Apart from my grandparents’ dogs, whose names I never knew, my earliest memories are of Rex (a German Shepherd), Simba (no clue about the breed), and Chui (a sibling to my grandparents’ dogs). My father once placed me on Rex’s back, which remains a faint echo, shaping my relationship with dogs. Despite the name, Simba was placid, perhaps bored. The good dog. Rex died when I was fairly young, so I don’t remember much about him. Chui was considered unpredictable. Not necessarily “kali,” but more kali than Simba. Perhaps it’s because he was born into a working dog family and was suited to run around cows and sheep and goats on a farm. In the leafy suburbs, he was caged and bored. Surrounded by my mother’s roses and maize, my father’s thorny fences and asphalt driveway, he wanted something else, or so I imagine.
In the 80s, we were baffled by U.S. TV shows and films in which people kept dogs as pets. Dogs in the house. Dogs on sofas. Dogs on beds. Where you slept! We understood guard dogs; chin-stroking fathers salivated over aggressive dogs that chased after criminals. “We should get one like that,” they’d pronounce. Chin-stroking fathers would acquire fierce dogs and we, their children, would call each other before heading over, “Are the dogs open? Would you please cage them so I can come over?” Like the domestic workers whose departure was marked by the fierce dogs being let out of their enclosures, we, too, would plan our activities around this time. “I’ll leave when you let out the dogs.” Or, “please let the dogs out after I leave.” Inevitably, our security measures had imprisoned us.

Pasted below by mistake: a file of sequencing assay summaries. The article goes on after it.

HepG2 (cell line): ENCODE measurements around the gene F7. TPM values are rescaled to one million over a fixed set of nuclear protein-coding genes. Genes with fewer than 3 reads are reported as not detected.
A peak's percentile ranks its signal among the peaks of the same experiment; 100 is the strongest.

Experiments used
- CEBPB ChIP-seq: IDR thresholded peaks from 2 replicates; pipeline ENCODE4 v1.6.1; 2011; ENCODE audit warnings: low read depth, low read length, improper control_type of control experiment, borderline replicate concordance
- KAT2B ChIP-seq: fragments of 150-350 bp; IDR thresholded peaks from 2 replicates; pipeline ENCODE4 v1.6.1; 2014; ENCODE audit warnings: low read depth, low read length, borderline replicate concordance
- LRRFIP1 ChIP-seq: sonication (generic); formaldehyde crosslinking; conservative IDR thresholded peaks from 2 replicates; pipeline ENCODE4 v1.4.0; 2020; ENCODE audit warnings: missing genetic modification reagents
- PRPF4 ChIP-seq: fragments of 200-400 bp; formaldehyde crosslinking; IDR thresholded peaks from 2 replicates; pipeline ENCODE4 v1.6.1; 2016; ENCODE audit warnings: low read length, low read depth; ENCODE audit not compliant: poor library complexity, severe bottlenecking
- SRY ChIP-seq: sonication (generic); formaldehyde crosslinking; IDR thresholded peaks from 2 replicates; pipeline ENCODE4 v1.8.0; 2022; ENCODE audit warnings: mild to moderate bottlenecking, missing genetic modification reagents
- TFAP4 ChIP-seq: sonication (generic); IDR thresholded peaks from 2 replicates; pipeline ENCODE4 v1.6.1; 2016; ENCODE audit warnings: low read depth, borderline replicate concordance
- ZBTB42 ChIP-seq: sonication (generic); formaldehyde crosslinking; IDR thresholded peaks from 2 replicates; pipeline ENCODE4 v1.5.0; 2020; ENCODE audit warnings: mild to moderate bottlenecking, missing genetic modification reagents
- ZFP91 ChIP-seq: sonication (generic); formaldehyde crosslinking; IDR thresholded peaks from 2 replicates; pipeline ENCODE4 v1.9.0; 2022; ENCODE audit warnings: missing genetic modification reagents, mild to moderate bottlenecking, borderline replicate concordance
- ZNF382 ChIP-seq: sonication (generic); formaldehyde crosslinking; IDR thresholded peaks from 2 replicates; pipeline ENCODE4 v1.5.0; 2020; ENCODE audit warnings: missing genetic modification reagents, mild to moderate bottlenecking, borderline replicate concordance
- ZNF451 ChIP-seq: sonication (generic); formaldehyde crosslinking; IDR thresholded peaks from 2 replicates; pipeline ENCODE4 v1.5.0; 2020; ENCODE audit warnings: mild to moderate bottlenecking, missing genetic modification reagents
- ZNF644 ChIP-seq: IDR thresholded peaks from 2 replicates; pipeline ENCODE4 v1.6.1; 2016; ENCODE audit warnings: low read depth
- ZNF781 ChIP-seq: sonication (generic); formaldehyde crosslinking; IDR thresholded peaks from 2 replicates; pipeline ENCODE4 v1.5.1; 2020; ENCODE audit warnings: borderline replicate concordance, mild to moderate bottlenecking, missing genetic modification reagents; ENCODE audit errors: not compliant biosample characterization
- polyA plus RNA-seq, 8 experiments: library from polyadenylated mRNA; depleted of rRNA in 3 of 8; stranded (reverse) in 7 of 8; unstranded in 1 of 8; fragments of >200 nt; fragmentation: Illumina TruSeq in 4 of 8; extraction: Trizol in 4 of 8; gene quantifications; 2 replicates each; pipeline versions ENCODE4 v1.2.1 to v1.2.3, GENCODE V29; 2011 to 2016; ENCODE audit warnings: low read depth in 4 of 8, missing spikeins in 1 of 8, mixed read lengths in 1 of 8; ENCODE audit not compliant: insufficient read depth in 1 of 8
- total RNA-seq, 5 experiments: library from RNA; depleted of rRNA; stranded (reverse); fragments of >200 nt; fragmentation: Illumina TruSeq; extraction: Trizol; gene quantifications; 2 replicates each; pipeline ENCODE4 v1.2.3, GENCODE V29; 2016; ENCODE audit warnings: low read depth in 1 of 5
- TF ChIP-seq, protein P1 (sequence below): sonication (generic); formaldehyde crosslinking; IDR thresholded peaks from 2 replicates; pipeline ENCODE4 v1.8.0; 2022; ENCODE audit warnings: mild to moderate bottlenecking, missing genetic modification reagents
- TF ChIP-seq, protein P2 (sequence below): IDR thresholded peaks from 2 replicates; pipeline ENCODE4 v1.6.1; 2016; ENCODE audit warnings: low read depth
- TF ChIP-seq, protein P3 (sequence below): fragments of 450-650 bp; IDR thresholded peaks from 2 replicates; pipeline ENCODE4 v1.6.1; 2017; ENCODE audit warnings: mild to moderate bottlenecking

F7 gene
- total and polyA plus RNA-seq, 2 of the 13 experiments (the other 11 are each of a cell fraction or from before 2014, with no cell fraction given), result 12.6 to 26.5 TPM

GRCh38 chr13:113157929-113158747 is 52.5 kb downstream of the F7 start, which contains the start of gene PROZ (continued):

It felt like a rite of passage to have a story about being chased by dogs. Dogs would dig under fences or run out of open gates. Because we knew all dogs were “very kali,” we would shout and run or scream and run, and the dogs, intrigued by whatever game they imagined we were playing, would follow, barking gleefully. Or angrily. We said that dogs attacked—in retrospect, they were probably excited and trying to play. We didn’t know how to play with them.
Mbwa Kali signs marked profound class anxieties. The chin-stroking men who bragged about their “kali” animals did not necessarily like or want dogs, but men of their status had to have dogs. As they bragged about how much they had spent on their cars and alcohol and mistresses and golf, they would, at some point, brag about their very kali dogs, “imported from Germany,” or “inherited from the white man” who had left. Perhaps the dogs guarded property; more likely, they guarded class status. To have a dog, a big dog, a foreign dog, a dog that required a watchman to handle, that was status. Chin-stroking men loved fierce dogs. Their wives were usually nervous around dogs, always calling for a domestic worker or watchman or teenaged son to “hold the dog so the visitors can leave.”
Today, the Mbwa Kali signs are less frequent, though their memories linger. Instead, gates and guards and security systems have multiplied, as have the duties of domestic workers. Where my father and his friends caged up their dogs, leaving them bored and frustrated, a newer generation of home owners leave their dogs uncaged, let them into the house, and even walk them. Or, rather, they instruct their domestic workers to walk their dogs.
Domestic workers still trudge through dust and mud to cross the highways that separates the leafy suburbs from working poor neighborhoods. On arriving, some leash pet dogs and walk them through the neighborhood. These are not the Mbwa Kali from my childhood, bored and irritable, chasing after children and strangers. But they still represent the gap between the wealthy who own them and the working poor who walk them.